Cybercriminal extortionists have adopted a new tactic to apply even more pressure on their corporate victims: contacting the victims’ customers, and asking them to demand a ransom is paid to protect their own privacy.

At the end of March, Bleeping Computer reported that the Clop ransomware gang had not stopped at threatening hacked companies and contacting journalists, but had taken the additional step of direct emailing victims’ customers whose details had been found in stolen data.

Organisations whose customers and commercial partners have been contacted include a hacked bank, a manufacturer of business jets, an online maternity clothing store.

Separately, security blogger Brian Krebs reports that a chain of gas convenience stores and a university in the United States have been similarly singled out for such unwanted attention following a ransomware attack.

It appears that similar emails have been sent, encouraging recipients to apply pressure on the organisation that is being extorted to pay up – or personal data will be published.

A typical email reads as follows:

Good day! If you received this letter, you are a customer, buyer, partner or employee of <victim organisation>. The company has been hacked, data has been stolen and will soon be released as the company refuses to protect its peoples’ data. We inform you that information about you will be published on the darknet ( <link> ) if the company does not contact us. Call or write to this store and ask to protect your privacy!!!!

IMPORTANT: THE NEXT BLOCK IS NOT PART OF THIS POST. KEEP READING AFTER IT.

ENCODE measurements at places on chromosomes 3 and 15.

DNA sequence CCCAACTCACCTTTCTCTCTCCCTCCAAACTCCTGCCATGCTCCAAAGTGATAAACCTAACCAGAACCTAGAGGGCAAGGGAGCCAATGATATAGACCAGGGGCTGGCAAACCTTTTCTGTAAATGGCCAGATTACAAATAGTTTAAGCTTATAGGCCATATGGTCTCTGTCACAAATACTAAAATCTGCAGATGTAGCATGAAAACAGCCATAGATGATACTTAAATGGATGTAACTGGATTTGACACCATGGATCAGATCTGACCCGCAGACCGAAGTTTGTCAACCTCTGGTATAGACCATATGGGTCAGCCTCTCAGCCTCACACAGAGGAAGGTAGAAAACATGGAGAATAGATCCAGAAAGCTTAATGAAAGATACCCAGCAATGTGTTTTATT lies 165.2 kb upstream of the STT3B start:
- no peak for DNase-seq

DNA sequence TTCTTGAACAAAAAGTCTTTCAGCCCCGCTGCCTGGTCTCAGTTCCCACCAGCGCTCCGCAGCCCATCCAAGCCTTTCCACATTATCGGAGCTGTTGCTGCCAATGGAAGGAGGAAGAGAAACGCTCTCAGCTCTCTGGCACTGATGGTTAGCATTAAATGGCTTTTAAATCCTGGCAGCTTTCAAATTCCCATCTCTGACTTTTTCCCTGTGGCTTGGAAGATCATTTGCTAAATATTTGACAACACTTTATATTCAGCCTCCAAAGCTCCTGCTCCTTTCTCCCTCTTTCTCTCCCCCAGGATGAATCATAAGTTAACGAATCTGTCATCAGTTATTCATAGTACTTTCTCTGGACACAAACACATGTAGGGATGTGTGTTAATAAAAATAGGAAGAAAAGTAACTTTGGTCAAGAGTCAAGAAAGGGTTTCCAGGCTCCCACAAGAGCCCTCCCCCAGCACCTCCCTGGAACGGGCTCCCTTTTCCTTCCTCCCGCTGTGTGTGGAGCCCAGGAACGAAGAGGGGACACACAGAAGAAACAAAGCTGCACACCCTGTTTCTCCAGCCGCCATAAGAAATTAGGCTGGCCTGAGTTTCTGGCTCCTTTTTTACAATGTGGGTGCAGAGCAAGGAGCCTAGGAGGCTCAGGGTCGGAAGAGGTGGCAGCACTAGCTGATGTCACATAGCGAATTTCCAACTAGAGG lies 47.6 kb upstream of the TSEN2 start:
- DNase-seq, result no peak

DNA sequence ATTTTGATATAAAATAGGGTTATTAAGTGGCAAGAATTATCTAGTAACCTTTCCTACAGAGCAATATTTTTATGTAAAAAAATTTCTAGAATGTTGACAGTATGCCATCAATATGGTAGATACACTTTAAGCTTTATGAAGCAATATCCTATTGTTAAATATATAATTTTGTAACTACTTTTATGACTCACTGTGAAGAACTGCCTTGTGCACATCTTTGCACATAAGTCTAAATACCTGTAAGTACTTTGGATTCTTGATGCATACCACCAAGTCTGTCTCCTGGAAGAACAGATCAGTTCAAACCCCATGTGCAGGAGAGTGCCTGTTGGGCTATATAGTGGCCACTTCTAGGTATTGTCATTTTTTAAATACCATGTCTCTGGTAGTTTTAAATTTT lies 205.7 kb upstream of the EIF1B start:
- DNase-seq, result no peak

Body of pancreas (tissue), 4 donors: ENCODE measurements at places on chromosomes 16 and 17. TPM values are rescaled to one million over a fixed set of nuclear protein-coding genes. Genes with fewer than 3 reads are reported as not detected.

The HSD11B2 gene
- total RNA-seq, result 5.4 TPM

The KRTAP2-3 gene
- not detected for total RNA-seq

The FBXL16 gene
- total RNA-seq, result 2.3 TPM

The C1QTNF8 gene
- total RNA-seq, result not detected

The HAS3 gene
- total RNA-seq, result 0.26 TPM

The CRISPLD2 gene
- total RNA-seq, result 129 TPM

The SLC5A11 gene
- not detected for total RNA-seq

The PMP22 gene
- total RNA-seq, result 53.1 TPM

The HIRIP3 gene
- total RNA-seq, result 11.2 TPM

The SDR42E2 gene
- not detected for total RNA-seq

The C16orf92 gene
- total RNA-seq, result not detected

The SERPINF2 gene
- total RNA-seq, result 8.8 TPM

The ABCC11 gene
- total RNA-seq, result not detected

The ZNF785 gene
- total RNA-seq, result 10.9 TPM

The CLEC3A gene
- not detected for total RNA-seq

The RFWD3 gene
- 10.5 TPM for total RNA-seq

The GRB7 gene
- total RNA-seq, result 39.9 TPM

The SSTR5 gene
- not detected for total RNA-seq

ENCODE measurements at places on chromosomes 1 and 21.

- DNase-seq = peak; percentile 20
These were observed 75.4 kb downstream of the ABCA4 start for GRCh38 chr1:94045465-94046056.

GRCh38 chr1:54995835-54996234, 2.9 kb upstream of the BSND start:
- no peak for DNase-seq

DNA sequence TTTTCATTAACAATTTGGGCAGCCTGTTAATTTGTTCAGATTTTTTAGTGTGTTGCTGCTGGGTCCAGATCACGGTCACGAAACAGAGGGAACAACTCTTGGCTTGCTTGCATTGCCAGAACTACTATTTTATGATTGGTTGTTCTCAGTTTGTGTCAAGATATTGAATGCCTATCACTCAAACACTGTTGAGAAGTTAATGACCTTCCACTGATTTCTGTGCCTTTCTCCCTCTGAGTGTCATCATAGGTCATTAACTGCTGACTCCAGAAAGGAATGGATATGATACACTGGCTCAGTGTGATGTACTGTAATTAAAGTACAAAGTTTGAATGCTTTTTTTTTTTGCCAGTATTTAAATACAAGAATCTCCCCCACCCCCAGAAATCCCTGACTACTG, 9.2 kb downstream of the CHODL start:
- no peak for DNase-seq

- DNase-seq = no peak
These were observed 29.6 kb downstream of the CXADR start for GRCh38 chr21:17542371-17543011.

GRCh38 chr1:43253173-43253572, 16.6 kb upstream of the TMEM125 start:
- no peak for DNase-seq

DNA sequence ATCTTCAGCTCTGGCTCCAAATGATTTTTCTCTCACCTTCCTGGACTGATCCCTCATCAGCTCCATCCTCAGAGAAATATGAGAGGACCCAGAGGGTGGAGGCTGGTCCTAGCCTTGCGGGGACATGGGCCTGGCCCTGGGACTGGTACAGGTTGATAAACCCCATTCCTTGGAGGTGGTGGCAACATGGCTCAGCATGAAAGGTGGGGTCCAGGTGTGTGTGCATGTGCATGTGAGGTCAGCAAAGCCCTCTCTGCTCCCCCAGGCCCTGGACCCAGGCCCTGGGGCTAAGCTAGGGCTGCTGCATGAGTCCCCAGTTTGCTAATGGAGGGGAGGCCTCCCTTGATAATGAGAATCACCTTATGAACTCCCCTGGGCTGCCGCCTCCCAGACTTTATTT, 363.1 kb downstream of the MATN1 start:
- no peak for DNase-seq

This is just the latest example of how ransomware gangs have raised the pressure on their victims. Initially, ransomware attacks simply locked companies out of their data until a ransom was paid. Then, cybercriminals exfiltrated sensitive data and threatened to release it if their demands were not met. Some ransomware gangs even created websites to publicise their successful hacks, publishing the equivalent of “press releases” about those customers who would not pay up.

In perhaps the most disgusting ransomware attacks I have ever read about, one gang stole the private details of confidential psychotherapy sessions at a chain of Finnish therapy clinics, and threatened patients that they would be released if payment was not made.

It must be hard enough for any organisation to handle a ransomware attack, without also having the headache of your extortionists actively contacting your staff, customers, or partners in an attempt to apply even more pressure on you to pay up.


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